Salty Air

The Caretakers of CG36500, the Hero’s Boat

Written by Brian Tarcy

ORLEANS – “We celebrate the Coast Guard with this boat,” said Richard Besciak of Orleans, a volunteer who helps maintain CG36500, the boat that saved 32 men from the sinking of the tanker, The Pendleton off of Chatham in 1952.


36 people fit on this boat

As of this month, CG36500, is back at its summer berth in Rock Harbor. “Part of our mission is to give a sense of what the Coast Guard does,” said Besciak.

Besciak and the others who maintain the boat said they expect a lot of interest this year after the movie about the rescue, “The Finest Hours,” was released last summer.

On Sunday, volunteers loaded storage lockers back onto the boat for the season and then took some time to reflect on why they do what they do.


John Norton, Richard Ryder, Tom Strangefeld, and Dave Archibald, discuss the best way to load this locker onto CG36500.

“It’s a matter of pride,” said Richard Ryder, of Eastham. Ryder is the operations manager for the Orleans Historical Society, which owns CG36500. “We’re taking pride in a beautiful boat and we’re taking pride in the guys that put their lives on the line,” he said.

So here were these volunteers setting the boat up for the summer and happily talking to any visitors who wandered by. “I was a kid in Chatham when it happened,” said Ryder.

“The word around town wasn’t that they saved 32, but that they missed one,” he said.


Dave Archibald passes rope to John Norton, who puts it in the storage locker aboard CG36500.

The story of the dramatic rescue, filling a 32-foot boat with 36 people, including four crew members, is well known on the Cape and, as mentioned, the subject of a recent Hollywood movie.

For these volunteers, each in their own way, the story is personal. And they also love the boat, and watching people marvel, as Ryder said, “at how many people fit on the boat.”

Besciak said, “The immediate reaction we always get is that they can’t believe how small it is.”

Besciak, a former history teacher in Harwich and Sharon, said of seeing the CG36500, “It’s magic. It’s the same way you feel if you


John Norton and Dave Archibald load the locker onto CG36500.

visit the Constitution or the USS Massachusetts.”


Where heroes stood

Dave Archibald of Chatham said he was in Korea when the rescue happened, but he has a great appreciation of old boats. He described himself as a “lifer” around boats, and said of the CG36500, “I appreciate that the interest is still there.”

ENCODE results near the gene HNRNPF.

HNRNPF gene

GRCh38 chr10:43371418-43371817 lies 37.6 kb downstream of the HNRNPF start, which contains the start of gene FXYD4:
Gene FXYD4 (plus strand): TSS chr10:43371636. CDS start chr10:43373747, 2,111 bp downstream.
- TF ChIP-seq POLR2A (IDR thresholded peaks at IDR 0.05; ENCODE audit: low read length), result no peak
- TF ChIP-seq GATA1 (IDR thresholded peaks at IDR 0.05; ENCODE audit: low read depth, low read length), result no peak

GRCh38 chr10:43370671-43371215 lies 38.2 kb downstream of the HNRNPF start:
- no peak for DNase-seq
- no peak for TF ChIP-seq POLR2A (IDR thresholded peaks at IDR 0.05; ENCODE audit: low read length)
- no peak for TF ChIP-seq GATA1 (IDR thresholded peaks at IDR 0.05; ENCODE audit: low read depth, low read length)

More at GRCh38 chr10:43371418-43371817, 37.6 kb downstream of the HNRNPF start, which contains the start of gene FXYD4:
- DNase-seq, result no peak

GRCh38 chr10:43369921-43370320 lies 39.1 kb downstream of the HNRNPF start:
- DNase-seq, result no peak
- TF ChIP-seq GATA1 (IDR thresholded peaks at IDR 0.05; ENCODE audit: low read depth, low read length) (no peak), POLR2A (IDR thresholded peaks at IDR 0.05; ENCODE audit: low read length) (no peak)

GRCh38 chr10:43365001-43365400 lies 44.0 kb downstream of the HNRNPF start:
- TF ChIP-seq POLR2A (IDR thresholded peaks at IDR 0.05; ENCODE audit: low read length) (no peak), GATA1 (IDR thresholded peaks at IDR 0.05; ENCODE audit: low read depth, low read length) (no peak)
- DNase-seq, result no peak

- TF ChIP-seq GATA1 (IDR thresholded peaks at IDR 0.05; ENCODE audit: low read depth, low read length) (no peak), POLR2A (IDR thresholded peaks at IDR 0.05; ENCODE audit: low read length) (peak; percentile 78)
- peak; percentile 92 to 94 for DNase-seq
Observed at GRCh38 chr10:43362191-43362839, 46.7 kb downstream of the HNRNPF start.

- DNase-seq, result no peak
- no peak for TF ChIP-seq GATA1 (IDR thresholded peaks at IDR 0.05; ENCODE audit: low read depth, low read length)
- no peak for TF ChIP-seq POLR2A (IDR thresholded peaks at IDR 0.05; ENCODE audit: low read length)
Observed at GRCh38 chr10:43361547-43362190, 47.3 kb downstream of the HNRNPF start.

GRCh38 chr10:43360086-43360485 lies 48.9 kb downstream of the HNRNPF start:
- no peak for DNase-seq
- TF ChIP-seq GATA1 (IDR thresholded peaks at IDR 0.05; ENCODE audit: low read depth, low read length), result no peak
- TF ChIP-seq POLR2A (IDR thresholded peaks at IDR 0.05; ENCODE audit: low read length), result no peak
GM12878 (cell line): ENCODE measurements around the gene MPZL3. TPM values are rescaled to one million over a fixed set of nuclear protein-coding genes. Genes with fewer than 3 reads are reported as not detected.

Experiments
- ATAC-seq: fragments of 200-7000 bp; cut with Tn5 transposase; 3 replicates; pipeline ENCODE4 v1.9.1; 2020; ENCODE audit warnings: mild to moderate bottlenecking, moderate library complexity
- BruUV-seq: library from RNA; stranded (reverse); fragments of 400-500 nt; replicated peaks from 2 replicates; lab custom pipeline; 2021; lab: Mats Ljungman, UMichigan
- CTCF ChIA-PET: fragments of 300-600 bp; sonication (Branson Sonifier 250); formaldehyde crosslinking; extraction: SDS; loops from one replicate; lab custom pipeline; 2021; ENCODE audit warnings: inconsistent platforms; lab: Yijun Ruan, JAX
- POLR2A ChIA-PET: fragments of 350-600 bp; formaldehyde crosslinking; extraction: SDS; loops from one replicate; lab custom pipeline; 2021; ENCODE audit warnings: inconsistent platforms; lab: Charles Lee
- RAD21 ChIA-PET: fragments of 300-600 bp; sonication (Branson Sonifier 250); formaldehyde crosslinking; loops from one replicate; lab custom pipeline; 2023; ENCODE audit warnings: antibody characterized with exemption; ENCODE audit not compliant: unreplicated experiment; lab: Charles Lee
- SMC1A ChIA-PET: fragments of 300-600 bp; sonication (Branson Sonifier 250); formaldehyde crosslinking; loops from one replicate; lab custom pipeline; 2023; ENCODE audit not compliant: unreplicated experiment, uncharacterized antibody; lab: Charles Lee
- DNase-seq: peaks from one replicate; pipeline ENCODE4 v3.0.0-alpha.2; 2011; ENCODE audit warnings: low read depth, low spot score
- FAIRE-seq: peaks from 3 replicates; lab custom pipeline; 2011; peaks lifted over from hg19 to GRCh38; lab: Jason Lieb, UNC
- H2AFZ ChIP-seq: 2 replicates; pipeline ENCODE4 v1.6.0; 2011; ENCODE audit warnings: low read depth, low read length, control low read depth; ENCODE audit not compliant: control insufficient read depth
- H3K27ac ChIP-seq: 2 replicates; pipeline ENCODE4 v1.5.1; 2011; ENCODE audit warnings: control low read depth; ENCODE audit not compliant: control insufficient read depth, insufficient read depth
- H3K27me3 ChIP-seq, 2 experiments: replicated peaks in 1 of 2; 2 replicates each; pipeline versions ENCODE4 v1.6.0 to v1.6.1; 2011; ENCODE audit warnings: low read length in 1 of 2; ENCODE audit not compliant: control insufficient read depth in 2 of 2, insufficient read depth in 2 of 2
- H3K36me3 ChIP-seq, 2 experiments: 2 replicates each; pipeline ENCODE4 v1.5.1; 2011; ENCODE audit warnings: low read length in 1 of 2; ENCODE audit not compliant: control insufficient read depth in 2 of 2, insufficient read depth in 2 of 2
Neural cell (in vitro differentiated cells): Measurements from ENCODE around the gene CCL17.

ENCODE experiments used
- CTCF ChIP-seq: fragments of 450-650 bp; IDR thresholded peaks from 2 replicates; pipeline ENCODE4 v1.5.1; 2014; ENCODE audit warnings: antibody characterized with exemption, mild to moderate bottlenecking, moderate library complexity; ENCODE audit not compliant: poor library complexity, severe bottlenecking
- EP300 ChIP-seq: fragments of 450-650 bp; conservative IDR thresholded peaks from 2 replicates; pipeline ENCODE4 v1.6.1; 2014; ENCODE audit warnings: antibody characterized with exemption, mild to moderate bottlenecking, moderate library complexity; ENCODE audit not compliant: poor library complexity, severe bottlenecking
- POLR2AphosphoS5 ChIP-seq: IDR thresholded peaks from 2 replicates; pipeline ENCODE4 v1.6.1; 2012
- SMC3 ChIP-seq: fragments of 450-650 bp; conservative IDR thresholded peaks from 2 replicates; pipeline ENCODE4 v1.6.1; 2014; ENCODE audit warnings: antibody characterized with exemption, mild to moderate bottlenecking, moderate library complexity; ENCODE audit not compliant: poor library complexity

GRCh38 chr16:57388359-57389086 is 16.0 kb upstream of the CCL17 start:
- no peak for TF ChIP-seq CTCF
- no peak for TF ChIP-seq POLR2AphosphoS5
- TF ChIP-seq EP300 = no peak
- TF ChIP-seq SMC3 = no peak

And Tom Strangfeld of East Harwich, who was drawn to the CG36500 by his love of wooden boats, said, “History is so much more relevant if you have a tangible object to look at. It comes to life when you are standing there staring at it.”

Rock Harbor is the place to do just that.

See also…

This Police Car Is A Rock Star – Orleans 1946 Chevy Fleetmaster

About the author

Brian Tarcy

Brian Tarcy is co-founder of Cape Cod Wave. He is a longtime journalist who has written for the Boston Globe, Boston magazine, the Cape Cod Times and several other publications. He is the author of "YOU CAN'T SELL RIGHT FIELD; A Cape Cod Novel." He is also the author or co-author of more than a dozen mostly non-fiction books, including books with celebrity athletes Cam Neely, Tom Glavine and Joe Theisman. His previous book was, "ALMOST: 12 Electric Months Chasing A Silicon Valley Dream" with Hap Klopp,who created the iconic brand, The North Face.
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Brian is a long-suffering Cleveland Browns fan with a long-running NFL predictions/political satire column connecting weekly world events to the fate of his favorite team, now at

1 Comment

  • My name is Júlio Tanomaru and I’m an Electronics engineer and professor in Brazil. I have just finished reading the book “The Finest Hours” in its Portuguese version (“Horas Decisivas”), which I bought at a discount bookstore in a shopping mall. I had never heard of the incredible rescue before, but I was impressed by the acts of heroism described in the book. Congratulations for preserving the CG36500, which I hope to see in person someday.

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